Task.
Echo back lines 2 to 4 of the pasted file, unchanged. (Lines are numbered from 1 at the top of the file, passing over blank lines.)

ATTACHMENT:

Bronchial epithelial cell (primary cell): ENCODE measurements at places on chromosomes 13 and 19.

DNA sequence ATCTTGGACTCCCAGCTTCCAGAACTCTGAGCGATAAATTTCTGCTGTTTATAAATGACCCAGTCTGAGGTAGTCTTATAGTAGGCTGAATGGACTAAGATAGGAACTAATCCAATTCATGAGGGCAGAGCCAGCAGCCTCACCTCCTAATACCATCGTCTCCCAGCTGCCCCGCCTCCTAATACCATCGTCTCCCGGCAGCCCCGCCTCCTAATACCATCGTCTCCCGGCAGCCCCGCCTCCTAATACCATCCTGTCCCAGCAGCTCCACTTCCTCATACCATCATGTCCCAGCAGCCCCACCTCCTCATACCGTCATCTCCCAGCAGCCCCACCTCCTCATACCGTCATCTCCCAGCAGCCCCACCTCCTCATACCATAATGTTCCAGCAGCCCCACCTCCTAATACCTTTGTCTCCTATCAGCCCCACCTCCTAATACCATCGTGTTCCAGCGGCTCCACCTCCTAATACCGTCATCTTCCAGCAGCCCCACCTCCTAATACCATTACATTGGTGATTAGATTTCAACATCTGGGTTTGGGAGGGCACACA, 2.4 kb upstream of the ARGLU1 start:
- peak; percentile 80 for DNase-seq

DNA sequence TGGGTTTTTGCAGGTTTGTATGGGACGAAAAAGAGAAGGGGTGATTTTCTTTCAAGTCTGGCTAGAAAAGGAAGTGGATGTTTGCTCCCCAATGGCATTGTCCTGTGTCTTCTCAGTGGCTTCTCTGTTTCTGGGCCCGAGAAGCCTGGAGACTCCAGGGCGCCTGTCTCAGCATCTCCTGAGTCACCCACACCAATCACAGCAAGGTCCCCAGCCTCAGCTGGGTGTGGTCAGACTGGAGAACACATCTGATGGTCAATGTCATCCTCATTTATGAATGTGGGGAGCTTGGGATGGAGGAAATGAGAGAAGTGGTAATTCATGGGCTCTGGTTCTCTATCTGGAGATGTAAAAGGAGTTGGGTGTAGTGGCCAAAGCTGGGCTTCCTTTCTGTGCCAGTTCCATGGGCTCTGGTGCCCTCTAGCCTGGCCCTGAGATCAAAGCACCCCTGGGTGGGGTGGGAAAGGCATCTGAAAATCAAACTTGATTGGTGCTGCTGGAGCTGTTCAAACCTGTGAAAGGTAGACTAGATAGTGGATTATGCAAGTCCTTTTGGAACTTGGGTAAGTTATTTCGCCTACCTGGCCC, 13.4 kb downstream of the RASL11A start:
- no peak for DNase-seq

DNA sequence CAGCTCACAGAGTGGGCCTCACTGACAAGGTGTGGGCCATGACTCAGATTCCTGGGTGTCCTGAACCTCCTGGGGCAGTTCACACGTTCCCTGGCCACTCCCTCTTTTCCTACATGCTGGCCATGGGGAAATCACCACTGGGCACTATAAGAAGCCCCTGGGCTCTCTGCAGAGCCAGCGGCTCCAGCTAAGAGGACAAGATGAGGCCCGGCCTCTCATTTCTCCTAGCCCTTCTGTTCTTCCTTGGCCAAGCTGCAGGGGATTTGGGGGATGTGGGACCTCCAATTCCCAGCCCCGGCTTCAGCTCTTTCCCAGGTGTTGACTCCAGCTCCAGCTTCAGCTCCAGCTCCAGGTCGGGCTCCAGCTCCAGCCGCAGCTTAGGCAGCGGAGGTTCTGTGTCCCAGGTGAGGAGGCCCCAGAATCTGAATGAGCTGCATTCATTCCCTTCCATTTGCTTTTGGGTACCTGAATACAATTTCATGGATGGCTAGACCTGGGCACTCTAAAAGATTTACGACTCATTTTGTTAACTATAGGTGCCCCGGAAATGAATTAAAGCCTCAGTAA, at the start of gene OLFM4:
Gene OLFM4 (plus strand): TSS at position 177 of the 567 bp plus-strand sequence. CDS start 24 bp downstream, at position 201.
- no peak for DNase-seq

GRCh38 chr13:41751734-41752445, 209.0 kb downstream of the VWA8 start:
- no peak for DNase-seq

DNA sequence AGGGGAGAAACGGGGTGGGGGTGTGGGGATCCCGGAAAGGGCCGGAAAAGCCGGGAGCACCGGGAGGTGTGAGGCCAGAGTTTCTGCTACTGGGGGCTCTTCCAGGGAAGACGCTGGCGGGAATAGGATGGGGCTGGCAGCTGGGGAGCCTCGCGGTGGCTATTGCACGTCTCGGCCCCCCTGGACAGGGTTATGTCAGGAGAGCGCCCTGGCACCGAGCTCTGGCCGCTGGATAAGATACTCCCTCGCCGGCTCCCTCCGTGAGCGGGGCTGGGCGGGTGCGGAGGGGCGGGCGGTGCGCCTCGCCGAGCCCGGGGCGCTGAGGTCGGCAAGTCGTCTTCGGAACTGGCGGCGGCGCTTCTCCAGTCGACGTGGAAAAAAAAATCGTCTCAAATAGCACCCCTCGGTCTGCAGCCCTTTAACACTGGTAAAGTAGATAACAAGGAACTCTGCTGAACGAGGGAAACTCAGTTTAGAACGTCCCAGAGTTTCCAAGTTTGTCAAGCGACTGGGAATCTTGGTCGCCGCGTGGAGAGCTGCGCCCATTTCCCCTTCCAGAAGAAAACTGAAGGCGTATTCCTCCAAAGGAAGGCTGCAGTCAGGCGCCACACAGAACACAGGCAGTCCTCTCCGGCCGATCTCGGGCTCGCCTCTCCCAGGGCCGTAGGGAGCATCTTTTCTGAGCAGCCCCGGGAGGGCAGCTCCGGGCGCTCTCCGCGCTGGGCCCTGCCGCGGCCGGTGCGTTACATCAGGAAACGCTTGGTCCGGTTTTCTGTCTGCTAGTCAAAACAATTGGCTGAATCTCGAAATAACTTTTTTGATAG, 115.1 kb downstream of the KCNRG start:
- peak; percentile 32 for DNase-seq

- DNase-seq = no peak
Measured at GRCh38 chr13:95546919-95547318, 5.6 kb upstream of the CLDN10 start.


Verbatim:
DNA sequence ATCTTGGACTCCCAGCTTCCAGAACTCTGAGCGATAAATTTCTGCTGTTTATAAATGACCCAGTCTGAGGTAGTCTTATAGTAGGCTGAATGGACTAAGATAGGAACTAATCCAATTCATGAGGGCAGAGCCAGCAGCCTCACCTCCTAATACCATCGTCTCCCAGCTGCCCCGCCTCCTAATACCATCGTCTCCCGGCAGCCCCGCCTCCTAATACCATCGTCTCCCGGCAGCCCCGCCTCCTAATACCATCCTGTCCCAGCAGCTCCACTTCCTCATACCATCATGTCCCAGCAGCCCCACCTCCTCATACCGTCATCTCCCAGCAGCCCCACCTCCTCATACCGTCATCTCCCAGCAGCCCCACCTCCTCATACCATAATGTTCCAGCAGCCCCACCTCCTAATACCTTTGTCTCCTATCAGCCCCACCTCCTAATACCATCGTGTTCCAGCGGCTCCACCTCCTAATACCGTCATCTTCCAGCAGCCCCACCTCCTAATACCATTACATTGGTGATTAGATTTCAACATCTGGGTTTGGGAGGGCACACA, 2.4 kb upstream of the ARGLU1 start:
- peak; percentile 80 for DNase-seq

DNA sequence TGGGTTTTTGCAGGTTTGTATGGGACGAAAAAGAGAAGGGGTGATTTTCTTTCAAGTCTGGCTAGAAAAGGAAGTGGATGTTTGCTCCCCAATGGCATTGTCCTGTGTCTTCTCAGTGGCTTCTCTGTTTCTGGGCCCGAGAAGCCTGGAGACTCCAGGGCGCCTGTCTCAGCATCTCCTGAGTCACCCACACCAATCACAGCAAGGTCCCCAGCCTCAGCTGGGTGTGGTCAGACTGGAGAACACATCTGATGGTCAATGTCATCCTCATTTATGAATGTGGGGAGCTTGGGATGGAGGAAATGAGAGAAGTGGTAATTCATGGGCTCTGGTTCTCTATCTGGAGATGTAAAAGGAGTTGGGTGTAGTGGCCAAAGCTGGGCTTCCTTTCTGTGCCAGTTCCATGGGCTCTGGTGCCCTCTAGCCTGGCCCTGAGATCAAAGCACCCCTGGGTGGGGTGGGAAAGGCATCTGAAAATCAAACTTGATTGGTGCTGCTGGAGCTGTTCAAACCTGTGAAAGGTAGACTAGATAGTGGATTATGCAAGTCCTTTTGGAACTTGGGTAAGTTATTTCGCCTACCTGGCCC, 13.4 kb downstream of the RASL11A start: